To whom is direct democracy in the way?

Avenir Suisse’s recipe for its long-term abolition

by Dr iur. Marianne Wüthrich

“Have you ever collected signatures for an initiative or a referendum? […] Getting the signature is one thing, however, at least as important is the lasting effect of the short or longer exchange.”


The Swiss model with its pillars of direct democracy, federalism, neutrality and independence is a successful model – as everyone knows. Nevertheless, this model is not cast in stone: it thrives on the joint involvement of citizens, on their active exercise of political rights, on their participation in the many small and large tasks of militia work. An indispensable foundation of the whole is the education of young people to becoming citizens. This includes, on the one hand, instruction in political science and Swiss history. Just as important is the development of the mind and the inner attitude: experiencing the discussions at the family table before a vote, the joy of the children when they are allowed to put their parents’ ballot papers into the ballot box, the active participation in the youth fire brigade or in the traffic cadets.
In the last two or three decades, however, the Swiss model has been challenged from different quarters and for various motives. In order to be able to arm ourselves against these – usually not openly declared – attempts, it is necessary to recognise horse and rider. Who can be interested in bringing Switzerland and its people down to a lower mainstream level in terms of constitutional law, economics and society and in integrating them more closely internationally? First, there is the Brussels headquarters and its bodies, which have no interest in a direct democratic role model. They would also like to ease their precarious financial situation with Swiss funds (which will also be not much use if the system is no good).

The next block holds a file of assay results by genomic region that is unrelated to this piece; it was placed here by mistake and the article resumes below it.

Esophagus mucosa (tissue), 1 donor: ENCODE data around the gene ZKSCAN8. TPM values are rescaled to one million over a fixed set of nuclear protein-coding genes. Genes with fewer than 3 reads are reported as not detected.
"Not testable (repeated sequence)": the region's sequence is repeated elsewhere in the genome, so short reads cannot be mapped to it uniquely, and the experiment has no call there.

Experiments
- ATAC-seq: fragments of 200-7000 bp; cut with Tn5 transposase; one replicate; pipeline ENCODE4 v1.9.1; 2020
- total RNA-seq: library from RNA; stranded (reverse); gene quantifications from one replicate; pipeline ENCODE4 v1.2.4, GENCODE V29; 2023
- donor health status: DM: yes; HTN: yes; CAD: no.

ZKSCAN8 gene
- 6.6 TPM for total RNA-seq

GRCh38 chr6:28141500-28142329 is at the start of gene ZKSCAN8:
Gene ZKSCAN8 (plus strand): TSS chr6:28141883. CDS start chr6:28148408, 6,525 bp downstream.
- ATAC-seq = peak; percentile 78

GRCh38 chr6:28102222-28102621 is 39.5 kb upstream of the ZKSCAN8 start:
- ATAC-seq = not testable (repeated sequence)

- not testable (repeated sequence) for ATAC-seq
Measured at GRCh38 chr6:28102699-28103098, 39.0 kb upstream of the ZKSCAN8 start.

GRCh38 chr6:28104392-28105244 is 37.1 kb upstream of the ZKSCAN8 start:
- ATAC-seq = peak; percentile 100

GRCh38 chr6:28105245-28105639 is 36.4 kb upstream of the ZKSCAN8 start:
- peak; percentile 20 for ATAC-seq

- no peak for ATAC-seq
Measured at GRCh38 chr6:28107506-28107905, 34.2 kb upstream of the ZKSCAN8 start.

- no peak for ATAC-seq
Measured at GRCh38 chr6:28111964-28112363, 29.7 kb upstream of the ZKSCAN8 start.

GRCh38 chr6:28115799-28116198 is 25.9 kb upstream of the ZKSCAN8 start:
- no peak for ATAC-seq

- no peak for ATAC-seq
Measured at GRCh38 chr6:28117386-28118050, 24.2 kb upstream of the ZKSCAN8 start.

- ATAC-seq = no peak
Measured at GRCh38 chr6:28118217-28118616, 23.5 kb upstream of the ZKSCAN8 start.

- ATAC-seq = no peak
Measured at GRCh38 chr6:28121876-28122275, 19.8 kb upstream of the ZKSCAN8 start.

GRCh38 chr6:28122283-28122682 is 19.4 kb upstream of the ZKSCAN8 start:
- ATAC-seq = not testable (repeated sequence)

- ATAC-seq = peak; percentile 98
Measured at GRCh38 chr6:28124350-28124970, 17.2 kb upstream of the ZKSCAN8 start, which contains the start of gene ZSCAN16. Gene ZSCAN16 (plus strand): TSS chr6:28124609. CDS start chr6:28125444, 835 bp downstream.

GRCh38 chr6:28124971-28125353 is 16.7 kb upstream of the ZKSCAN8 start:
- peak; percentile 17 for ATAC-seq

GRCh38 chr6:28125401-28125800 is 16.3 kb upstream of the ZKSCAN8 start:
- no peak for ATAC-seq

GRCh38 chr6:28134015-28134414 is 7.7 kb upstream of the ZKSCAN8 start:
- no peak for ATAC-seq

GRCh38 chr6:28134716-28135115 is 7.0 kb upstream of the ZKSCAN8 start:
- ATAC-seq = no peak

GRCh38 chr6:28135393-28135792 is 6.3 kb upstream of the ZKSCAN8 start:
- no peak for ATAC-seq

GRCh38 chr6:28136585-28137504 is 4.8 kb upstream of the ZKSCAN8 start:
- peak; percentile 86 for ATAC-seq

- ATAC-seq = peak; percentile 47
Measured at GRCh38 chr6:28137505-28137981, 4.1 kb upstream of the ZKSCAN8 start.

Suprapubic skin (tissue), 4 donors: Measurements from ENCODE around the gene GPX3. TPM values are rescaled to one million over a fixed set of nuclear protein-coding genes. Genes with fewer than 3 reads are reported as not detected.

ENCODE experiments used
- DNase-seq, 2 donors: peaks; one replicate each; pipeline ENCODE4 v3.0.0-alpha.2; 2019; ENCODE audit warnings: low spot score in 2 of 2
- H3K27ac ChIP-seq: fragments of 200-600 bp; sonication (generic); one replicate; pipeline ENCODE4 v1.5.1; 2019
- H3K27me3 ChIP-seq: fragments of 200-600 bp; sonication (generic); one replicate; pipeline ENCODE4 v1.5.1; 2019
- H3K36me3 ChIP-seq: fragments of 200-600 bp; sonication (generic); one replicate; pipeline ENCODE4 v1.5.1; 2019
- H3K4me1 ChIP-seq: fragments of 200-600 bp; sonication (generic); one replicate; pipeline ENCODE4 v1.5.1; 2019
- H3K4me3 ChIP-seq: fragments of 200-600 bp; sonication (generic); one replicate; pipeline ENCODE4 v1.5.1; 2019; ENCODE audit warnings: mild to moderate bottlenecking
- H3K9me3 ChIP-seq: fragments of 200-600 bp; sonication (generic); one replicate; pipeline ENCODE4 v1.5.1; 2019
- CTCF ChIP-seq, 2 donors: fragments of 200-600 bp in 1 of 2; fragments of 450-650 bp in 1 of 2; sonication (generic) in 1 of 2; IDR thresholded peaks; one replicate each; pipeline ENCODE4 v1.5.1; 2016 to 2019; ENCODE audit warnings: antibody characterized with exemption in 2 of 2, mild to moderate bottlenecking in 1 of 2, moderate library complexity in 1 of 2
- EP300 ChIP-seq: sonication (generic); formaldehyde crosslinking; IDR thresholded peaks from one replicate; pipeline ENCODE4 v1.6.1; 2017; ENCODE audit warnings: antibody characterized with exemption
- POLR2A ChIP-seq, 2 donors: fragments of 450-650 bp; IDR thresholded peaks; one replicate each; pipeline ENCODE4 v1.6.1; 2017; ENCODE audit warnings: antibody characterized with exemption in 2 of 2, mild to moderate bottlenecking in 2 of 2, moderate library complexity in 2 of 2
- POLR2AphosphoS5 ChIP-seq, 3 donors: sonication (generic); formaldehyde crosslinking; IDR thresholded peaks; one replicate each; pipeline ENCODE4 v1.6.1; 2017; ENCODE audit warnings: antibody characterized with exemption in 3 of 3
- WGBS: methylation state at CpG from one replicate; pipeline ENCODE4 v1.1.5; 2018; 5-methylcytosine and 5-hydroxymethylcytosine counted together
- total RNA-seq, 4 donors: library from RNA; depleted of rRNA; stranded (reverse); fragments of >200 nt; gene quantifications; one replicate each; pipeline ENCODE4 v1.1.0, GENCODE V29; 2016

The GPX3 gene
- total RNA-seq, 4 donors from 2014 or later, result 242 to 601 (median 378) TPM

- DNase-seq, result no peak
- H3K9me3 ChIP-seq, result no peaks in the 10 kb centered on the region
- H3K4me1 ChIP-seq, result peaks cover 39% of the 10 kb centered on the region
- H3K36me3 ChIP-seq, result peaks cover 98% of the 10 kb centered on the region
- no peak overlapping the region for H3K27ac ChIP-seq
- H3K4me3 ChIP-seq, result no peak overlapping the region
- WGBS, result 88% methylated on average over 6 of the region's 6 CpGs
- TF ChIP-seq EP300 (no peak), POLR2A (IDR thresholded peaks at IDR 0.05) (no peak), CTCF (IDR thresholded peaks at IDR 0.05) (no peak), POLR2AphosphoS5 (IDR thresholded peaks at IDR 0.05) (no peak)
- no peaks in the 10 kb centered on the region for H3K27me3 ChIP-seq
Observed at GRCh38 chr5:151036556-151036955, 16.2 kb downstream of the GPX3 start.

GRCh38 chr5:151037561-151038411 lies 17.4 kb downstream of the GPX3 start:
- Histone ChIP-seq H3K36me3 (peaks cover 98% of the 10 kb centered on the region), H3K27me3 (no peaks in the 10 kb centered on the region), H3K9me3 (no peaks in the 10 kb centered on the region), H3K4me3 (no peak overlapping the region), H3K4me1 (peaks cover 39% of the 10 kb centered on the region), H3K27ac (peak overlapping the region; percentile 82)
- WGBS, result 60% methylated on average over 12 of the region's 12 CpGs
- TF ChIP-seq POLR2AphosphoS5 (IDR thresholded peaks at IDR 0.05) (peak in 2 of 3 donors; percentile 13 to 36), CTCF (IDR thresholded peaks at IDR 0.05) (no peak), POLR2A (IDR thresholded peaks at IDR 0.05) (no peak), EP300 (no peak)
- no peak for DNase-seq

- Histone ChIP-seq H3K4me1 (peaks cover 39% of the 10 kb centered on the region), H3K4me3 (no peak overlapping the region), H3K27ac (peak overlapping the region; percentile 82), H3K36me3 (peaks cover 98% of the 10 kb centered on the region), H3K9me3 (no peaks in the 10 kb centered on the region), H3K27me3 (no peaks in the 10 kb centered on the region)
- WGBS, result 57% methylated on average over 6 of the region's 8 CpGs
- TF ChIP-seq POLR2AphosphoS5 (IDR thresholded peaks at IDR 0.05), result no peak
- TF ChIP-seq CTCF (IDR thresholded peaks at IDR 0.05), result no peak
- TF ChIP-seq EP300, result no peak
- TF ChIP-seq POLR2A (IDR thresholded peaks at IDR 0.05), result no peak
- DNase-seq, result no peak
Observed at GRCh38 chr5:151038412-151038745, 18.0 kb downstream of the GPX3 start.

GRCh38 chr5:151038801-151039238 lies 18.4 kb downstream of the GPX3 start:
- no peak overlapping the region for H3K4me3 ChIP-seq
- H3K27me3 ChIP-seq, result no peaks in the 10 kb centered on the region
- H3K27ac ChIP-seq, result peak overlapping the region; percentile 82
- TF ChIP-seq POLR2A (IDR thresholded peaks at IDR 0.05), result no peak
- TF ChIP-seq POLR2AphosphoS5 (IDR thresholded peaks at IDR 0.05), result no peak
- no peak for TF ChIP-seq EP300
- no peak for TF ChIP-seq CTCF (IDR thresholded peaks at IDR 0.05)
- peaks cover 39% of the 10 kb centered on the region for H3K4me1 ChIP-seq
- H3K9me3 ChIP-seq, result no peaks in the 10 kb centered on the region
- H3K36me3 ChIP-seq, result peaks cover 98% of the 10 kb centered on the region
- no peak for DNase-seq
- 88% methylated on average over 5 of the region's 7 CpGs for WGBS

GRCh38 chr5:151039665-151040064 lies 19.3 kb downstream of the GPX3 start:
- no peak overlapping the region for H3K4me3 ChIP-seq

However, we need to focus much more on the domestic circles that are targeting the foundations of Switzerland. These protagonists will be scrutinised in Current Concerns. One of these is the think tank Avenir Suisse, founded in 2000 by 14 multinational big corporations, headquartered in Switzerland, whose scope has since expanded. Avenir Suisse “is developing ideas for Switzerland’s future”, that are intended “to prepare the ground for future reforms in politics and society”.1 One of the ground breaking ideas is that of “Digital Direct Democracy”, published in July 2019 with the misleading subtitle “Strengthening Swiss People’s Rights”.2

Digitisation of direct democracy does not work

The concept is quite simple: direct democracy is to be transferred completely to virtual space in the longer term – an unparalleled absurdity! In fact, this would mean the definite end of direct participation of citizens in the community. Because this is indispensably tied to personal relationships and the formation of opinion in the interaction with fellow human beings.
With “E-Collecting”, collecting signatures for popular initiatives and referendums would be “dematerialised”. “E-voting” – which has already been critically examined several times in Current Concerns – is initially to introduced as a third option, in addition to voting by ballot box and letter. However, Avenir Suisse also wants to shift the opinion-forming process more into virtual space, under the name “e-discussion”.
The authors’ “arguments” should no longer detain us because they want to lead the reader onto a side track. For the overwhelming majority in our country, direct democracy is not negotiable, and we firmly reject the fact that we adhered to “glorified democratic customs” and thus refused to embrace technological change. Anyone who claims that it is a matter of “improving the quality of democracy” and “adapting it to the needs of future generations”3 either has no idea of the matter or is lying.

Discussions of citizen with citizen versus e-collecting